Why Do Cats Wiggle Before They Pounce? [ Here Are The Reasons ]

It is a treat to watch our cats cutely wiggle their butts before they pounce for an attack. While it is extremely fun to watch them, the following question must have come to your mind once or twice. Why do cats wiggle their butts before they pounce?

Well, there can be many reasons behind this behavior. As it is impossible to come to any concrete logic behind it, we can only speculate the reasons. From judging their potential prey to planning their move, anything is possible when it comes to wiggling their butts.

In this article, we will look at the various reasons that can make the cat wiggle their butt before pouncing.

Then we will also take a look at their old ancestors and see the similarity in their attaching schemes. So, let us begin with the potential causes.

Why Do Cats Wiggle Before They Pounce?

There can be quite a few reasons the cats do their cute butt-wiggling ceremony before they pounce on potential prey. It is a toy most of the time, but hey, we wouldn’t like it if the cat brought a dead mouse to our feet.

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Good Traction:

Many scientists believe that the butt wiggling is nothing but judging their hold on the ground.

If you notice closely, the cat is also moving their hind legs very slightly so that it can dig into the floor underneath.

You might argue that the cat would still do it on a hard floor, but they are doing it instinctively at that point.

If you look at the act of pouncing, it is quite different from their normal running.

When the cats are running, only one of the legs is touching the floor. But during pouncing, both the hind legs are used, and as a result, they need to make sure that they have better traction.

While many scientists and experts believe it to be true, there are other potential reasons as well.

If they are pouncing on a slippery surface, their balance can go bad, and they can fail in their hunt. As a result, they try to find a firm ground underneath.

Warming Up:

Even though cats have been doing the same butt wiggling for hundreds of years, they still need to warm up before performing it.

When cats perform this act, they are exerting a lot of pressure on their hind legs. Several muscles all across the body are involved in this process.

So, even the most finessed performers need to warm up before they perform.

You can associate this activity with many of the things that pro athletes do.

For example, you may have seen the baseball players waving their bats while preparing for the ball to come. Or, high jump or long jump athletes jumping up and down before they start their run.

Butt wiggling might be the same kind of warm-up that cats do before they pounce on a target for success.


When a cat is about to jump on prey, there is a lot of adrenaline involved.

They are excited to the brim in anticipation of what is to come next.

Cats even can visualize themselves devouring their sweet little prey. All this excitement has to go somewhere, and many experts believe that the excess adrenaline causes the butt wiggling.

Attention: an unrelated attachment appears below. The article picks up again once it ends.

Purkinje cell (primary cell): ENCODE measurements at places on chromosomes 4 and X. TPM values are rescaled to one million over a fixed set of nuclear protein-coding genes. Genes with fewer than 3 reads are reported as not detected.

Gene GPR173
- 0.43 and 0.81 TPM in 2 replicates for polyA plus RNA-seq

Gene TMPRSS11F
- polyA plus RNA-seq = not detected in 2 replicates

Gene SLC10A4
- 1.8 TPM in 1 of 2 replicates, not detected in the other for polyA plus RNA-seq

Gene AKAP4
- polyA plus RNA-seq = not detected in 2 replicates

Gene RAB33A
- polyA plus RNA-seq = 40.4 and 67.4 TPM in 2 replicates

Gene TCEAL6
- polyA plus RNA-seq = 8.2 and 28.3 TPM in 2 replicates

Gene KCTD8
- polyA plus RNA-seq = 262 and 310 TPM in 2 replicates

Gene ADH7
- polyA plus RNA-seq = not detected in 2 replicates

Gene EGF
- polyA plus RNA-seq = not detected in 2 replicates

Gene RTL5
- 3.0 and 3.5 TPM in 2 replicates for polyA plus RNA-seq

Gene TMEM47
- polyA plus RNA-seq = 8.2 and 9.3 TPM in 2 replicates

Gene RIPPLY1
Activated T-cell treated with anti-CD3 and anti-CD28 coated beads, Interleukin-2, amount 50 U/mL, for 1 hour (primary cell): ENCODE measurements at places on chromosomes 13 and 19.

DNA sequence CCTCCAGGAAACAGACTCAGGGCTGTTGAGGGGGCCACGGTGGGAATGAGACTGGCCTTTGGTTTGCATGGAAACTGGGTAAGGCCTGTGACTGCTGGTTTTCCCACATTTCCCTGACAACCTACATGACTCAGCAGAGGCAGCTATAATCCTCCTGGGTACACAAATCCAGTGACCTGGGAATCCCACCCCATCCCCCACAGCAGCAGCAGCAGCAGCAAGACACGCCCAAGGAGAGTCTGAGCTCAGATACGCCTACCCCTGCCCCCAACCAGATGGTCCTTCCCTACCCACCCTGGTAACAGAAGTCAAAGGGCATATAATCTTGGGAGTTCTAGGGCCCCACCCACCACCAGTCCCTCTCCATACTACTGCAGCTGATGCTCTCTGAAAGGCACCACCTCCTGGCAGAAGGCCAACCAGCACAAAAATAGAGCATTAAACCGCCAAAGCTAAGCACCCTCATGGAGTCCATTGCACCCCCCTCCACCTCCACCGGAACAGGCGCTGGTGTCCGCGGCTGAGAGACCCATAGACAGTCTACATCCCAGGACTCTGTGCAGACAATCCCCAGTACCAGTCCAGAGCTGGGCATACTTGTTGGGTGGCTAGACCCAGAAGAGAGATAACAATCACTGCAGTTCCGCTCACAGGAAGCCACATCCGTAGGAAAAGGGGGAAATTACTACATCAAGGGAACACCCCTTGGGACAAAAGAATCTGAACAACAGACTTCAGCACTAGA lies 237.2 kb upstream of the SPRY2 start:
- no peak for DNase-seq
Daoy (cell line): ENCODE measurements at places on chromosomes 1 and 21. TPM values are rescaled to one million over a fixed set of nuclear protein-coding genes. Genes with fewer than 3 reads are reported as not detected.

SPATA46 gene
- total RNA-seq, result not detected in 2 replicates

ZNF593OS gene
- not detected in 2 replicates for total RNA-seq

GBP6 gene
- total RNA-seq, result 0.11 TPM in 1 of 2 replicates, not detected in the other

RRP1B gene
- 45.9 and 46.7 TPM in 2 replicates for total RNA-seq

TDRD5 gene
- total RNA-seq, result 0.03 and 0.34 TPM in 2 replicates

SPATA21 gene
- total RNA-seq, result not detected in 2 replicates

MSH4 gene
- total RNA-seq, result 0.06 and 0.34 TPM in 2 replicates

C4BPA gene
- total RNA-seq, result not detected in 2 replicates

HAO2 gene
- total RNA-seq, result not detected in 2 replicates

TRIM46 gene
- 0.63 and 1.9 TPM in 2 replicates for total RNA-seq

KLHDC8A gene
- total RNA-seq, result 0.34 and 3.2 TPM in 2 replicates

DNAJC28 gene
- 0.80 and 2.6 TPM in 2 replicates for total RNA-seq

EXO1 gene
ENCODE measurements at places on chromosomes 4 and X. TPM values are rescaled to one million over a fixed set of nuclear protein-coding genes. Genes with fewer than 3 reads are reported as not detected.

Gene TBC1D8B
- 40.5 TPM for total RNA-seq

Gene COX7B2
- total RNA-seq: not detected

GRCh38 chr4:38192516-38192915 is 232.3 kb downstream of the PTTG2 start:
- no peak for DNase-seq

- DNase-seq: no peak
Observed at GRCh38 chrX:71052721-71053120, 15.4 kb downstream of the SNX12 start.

If you want to draw a parallel with human excitement, think about when you used to jump in excitement after your parents brought something for you, and you can’t wait to open the present. Butt wiggling might be that for a cat.


When it comes to cats, there are several activities that they do on instincts.

May it be scratching other surfaces or drinking from only freshwater. Scientists could not wrap their heads around whether this behavior is instinctive or learned.

It can be instinctive because the big cats often perform this behavior as well.

You might have seen lions do this before jumping on the prey or cheetah wiggling before going for a sprint.

So, it is not very hard to imagine that cats pass this behavior onto the next generation for hundreds of years, and now we see house cats do this as well, although they were never distinctively taught.

Why Do Cats Wiggle Before They Attack?

It is not entirely clear which one of the above four reasons is responsible for this behavior. A cat wiggling before they attack and before pouncing, maybe for the same reasons.

No matter what, you should know that the behavior is entirely normal, and you can only stare and admire when they are doing this cute butt-wiggling regime.

Do Big Cats Wiggle Before They Pounce?

Yes, big cats like lions, tigers, jaguars, cheetahs also wiggle their butts before pouncing on live prey.

Not only does it give them an advantage on surprising their target, but it is also useful as the attack becomes more effective due to extra energy. So, your little house cat might not be just alone in doing this.


Cats wiggling their derrières before pouncing or attacking is completely natural behavior on their parts.

As there are quite a few reasons behind this, we cannot pinpoint one of them. Whatever the reason might be, it looks too adorable, and all we can do is watch and admire.

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